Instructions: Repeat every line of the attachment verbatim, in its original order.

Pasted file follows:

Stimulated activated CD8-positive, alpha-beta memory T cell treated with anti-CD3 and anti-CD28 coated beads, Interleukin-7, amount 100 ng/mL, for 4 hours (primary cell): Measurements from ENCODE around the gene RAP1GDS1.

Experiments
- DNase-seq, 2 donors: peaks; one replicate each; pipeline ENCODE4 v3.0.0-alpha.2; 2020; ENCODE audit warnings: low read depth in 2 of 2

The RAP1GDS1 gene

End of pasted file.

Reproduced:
Stimulated activated CD8-positive, alpha-beta memory T cell treated with anti-CD3 and anti-CD28 coated beads, Interleukin-7, amount 100 ng/mL, for 4 hours (primary cell): Measurements from ENCODE around the gene RAP1GDS1.

Experiments
- DNase-seq, 2 donors: peaks; one replicate each; pipeline ENCODE4 v3.0.0-alpha.2; 2020; ENCODE audit warnings: low read depth in 2 of 2

The RAP1GDS1 gene